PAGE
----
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IATA reports February passenger traffic up 7.6%

Posted 12 April 2018 · Add Comment

The International Air Transport Association (IATA) released global passenger traffic results for February showing a rebound in traffic growth (following slower demand in January), with total revenue passenger kilometres (RPKs) for the month up 7.6%, compared to February 2017.

Monthly capacity (available seat kilometers or ASKs) increased by 6.3%, and load factor rose 0.9 percentage point to 80.4%, surpassing the previous record for the month of 79.5%, which was set in February 2017.


Courtesy IATA


Alexandre de Juniac (above), IATA's Director General and CEO, said: "As expected, we saw a return to stronger demand growth in February, after the temporary slowdown in January. This is being supported by the robust economic backdrop and solid business confidence. However, increases in fuel prices - and labour costs in some countries - likely will temper the amount of traffic stimulation from lower airfares this year."

International Passenger Markets


February international passenger demand rose 7.2% compared to February 2017, which was up from the 4.2% increase recorded in January. Led by airlines in Latin America, all regions recorded better year-on-year growth compared to January's results. Total capacity climbed 5.9%, and load factor rose 1.0 percentage point to 79.3%.

  • European carriers saw February demand increase by 6.8% compared to a year ago, a modest acceleration compared to a 6.0% increase in January. Passenger volumes are trending upwards at a double-digit annualized rate alongside supportive economic conditions in the region. Capacity rose 5.0% and load factor increased 1.4 percentage points to 82.2%, highest among regions.
  • Asia-Pacific airlines' February traffic rose 9.1% compared to the year-ago period. Demand is being supported by healthy regional economic growth and expansion in the number of routes on offer. Capacity increased 8.4% and load factor climbed 0.6 percentage point to 80.5%.
  • Middle East carriers recorded a 3.4% demand increase in February compared to a year ago. Capacity rose 3.9% and load factor slipped 0.3 percentage point to 74.1%. Carriers in the region faced significant headwinds over the past year including the temporary ban on large portable electronic devices as well as the proposed travel bans to the US from some countries in the region.
  • North American airlines' traffic climbed 7.2% in February, supported by the relatively vigorous US economic backdrop, while the weaker dollar appears to be offsetting some of the negative impacts on inbound travel. Capacity rose 4.6% and load factor was up 1.9 percentage points to 78.0%.
  • Latin American airlines posted the fastest year-on-year growth for a second consecutive month as February traffic jumped 9.8% compared to February 2017, up from 8.1% growth in January. Demand continues to recover from the impacts of the severe 2017 hurricane season. Capacity increased by 8.9%, and load factor rose 0.6 percentage point to 81.5%.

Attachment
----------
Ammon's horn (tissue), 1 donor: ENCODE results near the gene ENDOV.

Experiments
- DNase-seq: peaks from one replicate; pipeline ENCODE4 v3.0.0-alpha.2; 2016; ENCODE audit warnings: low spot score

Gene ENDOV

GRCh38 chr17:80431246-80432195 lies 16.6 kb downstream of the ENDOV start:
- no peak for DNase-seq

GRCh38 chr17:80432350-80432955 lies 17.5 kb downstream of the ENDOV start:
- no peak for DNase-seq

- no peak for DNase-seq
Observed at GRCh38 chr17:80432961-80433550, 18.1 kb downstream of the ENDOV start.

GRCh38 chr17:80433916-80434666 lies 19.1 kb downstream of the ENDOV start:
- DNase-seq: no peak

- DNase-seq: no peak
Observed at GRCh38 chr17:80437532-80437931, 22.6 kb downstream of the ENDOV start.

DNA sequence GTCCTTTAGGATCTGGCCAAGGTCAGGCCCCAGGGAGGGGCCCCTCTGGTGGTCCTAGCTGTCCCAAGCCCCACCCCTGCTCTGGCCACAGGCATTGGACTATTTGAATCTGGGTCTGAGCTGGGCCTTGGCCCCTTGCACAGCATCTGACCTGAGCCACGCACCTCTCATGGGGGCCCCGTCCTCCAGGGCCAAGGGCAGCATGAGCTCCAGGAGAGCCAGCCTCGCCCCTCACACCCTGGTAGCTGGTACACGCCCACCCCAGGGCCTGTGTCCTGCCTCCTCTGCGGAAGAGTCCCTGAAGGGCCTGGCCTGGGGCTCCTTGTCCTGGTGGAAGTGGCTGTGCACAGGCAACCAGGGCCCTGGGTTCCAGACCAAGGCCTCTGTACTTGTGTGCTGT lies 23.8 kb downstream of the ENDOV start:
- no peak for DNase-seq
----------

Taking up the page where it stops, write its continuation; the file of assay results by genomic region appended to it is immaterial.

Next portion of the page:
• African airlines experienced a 6.3% rise in traffic for the month compared to the year-ago period. The growth occurred amid an improving regional economic backdrop. Business confidence in Nigeria has risen sharply over the past 15 months while a reduction in political uncertainty in South Africa has contributed to an improvement in business confidence there for the first time in more than a year. Capacity rose 3.3%, and load factor climbed 1.9 percentage points to 67.8%.

Domestic Passenger Markets



Domestic travel demand rose 8.2% in February compared to February 2017, up from 4.9% year-over-year growth in January, with all markets reporting increases, led by India and China. Domestic capacity climbed 7.0%, and load factor increased 0.9 percentage point to 82.3%.

  • India's domestic traffic rose 22.9%, the 42nd consecutive month of double-digit year-on-year demand growth, and load factor exceeded 90% for the first time on record. Passenger demand continues to be stimulated by network growth that translates into time savings for air travelers.
  • Australian domestic traffic rose 3.9% compared to the year-ago period, which was a 17-month high.

"All around the globe we see the same positive picture of growth in demand for aviation connectivity. Aviation is the business of freedom, enabling people to lead better lives. Aviation has helped to lift millions from poverty, but for aviation to deliver even greater benefits in future, adequate, affordable infrastructure is a must.
 
"A case in point is the Latin American region, where aviation already supports jobs for 5 million people and $170 billion in GDP. The potential for aviation to do far more exists, but without concerted action by governments to address capacity shortfalls, the region could face an infrastructure crisis in the future. Within the region, Mexico City is the most critical of the bottlenecks. The current airport was designed for 32 million passengers annually but serves 47 million. The solution is a new airport which is already under construction. But its future has been politicized in the current presidential election. The vital need for the new airport needs to be understood by all," said de Juniac.

 

 

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